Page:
Despite there being a lot of cliche remarks and predictable conversations between the characters that left me cringing, I found I couldn't put the boo...moreDespite there being a lot of cliche remarks and predictable conversations between the characters that left me cringing, I found I couldn't put the book down once into it. There were a few poetic sentences, but for the most part it was the resiliency of the characters and the storyline that carried it through.
Part of the lure of this untold World War II story is due to myself being a Caucasian woman married to a Korean (in the book it's a Japanese man), and the racial discrimination they face as well as the love that challenges them. From American treatment of Japanese immigrants,citizens, and those who love them, to the bonds that bridge cultures.
This story has three main protagonists - Maddie a young violinist coming into herself and finding her "voice; Lane, a Japanese-American who has unknowingly shunned his Japanese heritage in the past and finally comes to understand where he fits in; and TJ, Maddie's over-protective, scarred older brother who acts out his aggression in lieu of feeling.
For a historical fiction, it seems very accurate. From the people and their actions in West Coast USA to Pearl Harbour and then the Philippines, it's an engaging read. I even found myself tearing up at a couple of points. Read this story if you want to hear the often untold stories of war and human endurance. (less)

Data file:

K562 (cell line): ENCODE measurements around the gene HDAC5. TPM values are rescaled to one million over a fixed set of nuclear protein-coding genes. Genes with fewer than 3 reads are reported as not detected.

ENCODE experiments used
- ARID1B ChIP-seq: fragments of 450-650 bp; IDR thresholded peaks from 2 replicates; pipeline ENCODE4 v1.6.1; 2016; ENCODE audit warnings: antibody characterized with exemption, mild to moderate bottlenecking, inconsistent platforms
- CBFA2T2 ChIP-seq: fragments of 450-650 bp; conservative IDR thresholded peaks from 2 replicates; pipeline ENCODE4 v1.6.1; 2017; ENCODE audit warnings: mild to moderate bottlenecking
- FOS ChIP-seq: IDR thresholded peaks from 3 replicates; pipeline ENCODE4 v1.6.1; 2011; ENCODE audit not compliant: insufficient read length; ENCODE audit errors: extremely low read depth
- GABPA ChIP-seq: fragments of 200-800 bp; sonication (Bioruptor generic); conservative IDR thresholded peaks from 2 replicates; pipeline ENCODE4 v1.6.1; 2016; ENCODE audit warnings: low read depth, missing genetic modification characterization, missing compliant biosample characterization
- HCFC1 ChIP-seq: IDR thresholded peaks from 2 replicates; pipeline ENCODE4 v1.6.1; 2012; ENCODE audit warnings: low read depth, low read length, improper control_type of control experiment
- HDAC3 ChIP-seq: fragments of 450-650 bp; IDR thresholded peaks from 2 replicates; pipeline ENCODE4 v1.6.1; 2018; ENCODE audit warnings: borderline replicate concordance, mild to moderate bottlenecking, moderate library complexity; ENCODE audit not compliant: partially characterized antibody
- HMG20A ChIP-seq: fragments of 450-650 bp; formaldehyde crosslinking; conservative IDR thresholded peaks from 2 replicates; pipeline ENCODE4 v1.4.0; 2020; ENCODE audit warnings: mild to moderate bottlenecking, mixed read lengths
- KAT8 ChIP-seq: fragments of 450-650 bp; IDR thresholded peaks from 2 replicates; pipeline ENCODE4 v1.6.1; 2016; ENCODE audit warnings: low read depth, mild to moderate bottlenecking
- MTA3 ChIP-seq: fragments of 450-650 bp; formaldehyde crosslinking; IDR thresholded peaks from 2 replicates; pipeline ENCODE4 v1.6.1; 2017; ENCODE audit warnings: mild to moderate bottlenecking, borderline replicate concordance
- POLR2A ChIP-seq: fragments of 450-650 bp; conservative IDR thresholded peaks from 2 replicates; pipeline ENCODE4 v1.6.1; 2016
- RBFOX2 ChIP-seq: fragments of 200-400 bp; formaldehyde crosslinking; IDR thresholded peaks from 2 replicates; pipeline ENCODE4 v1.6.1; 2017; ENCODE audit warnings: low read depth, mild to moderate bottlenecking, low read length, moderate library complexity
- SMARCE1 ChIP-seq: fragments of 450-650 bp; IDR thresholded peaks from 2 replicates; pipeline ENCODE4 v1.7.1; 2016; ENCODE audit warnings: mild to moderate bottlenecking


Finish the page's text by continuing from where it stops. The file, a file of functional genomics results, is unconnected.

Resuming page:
This was my first Hurston novel, and I was blown away. From the use of spot-on heavy "black vernacular" of the deep south in the 1930's (which took me...moreThis was my first Hurston novel, and I was blown away. From the use of spot-on heavy "black vernacular" of the deep south in the 1930's (which took me about 20 pages to fall into), to the poetic lyricism that encircles it and frames the lives of these real-self characters, this book was/is beyond incredible for me. Zora Neale Hurston describes a person or a moment that is thought to be unnameable and in the realms of pure sensation only, and yet she brings it from this nameless ether and makes it seem a natural, simplistic notion. She's brilliant.
It wasn't required reading in my high school in Canada (ahem, 10 years ago), and I'm not sure I would have appreciated then as I was able to now. (less)